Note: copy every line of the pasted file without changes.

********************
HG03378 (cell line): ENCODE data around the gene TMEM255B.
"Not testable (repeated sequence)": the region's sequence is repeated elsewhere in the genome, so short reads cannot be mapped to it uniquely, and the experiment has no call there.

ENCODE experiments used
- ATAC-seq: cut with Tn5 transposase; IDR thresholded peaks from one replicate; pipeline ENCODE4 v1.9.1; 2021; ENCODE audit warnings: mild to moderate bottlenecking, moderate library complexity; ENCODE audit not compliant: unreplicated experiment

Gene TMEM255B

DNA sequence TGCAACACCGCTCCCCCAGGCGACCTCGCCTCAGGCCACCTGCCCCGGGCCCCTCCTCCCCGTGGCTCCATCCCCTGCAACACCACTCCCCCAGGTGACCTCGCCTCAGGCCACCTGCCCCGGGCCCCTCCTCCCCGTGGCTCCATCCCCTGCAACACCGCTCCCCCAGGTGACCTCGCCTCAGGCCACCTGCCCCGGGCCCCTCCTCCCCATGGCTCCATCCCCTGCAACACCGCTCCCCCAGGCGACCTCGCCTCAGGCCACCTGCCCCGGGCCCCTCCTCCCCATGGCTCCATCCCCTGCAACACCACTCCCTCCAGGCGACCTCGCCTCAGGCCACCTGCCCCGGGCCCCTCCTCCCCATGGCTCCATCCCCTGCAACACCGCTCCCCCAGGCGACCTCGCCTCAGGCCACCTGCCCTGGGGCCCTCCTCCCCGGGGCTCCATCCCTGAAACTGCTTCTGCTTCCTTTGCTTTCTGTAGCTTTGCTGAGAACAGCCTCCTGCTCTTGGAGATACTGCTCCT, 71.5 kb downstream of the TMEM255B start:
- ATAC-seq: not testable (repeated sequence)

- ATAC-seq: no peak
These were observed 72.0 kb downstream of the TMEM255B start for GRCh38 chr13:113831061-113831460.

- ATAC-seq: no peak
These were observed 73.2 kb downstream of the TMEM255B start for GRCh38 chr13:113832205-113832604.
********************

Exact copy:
HG03378 (cell line): ENCODE data around the gene TMEM255B.
"Not testable (repeated sequence)": the region's sequence is repeated elsewhere in the genome, so short reads cannot be mapped to it uniquely, and the experiment has no call there.

ENCODE experiments used
- ATAC-seq: cut with Tn5 transposase; IDR thresholded peaks from one replicate; pipeline ENCODE4 v1.9.1; 2021; ENCODE audit warnings: mild to moderate bottlenecking, moderate library complexity; ENCODE audit not compliant: unreplicated experiment

Gene TMEM255B

DNA sequence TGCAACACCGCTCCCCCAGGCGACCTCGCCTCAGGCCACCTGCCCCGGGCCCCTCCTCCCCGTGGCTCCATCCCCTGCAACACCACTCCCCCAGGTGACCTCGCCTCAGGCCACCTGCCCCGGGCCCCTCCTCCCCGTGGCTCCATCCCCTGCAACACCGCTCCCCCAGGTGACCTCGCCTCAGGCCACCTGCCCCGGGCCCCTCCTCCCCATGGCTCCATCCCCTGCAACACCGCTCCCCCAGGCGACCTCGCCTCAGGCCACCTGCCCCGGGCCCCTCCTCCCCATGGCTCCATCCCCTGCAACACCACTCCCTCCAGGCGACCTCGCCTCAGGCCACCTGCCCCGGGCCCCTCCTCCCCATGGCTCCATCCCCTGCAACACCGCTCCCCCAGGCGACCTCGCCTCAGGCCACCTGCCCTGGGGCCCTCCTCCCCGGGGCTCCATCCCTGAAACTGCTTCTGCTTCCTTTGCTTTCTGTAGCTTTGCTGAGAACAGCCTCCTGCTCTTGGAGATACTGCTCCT, 71.5 kb downstream of the TMEM255B start:
- ATAC-seq: not testable (repeated sequence)

- ATAC-seq: no peak
These were observed 72.0 kb downstream of the TMEM255B start for GRCh38 chr13:113831061-113831460.

- ATAC-seq: no peak
These were observed 73.2 kb downstream of the TMEM255B start for GRCh38 chr13:113832205-113832604.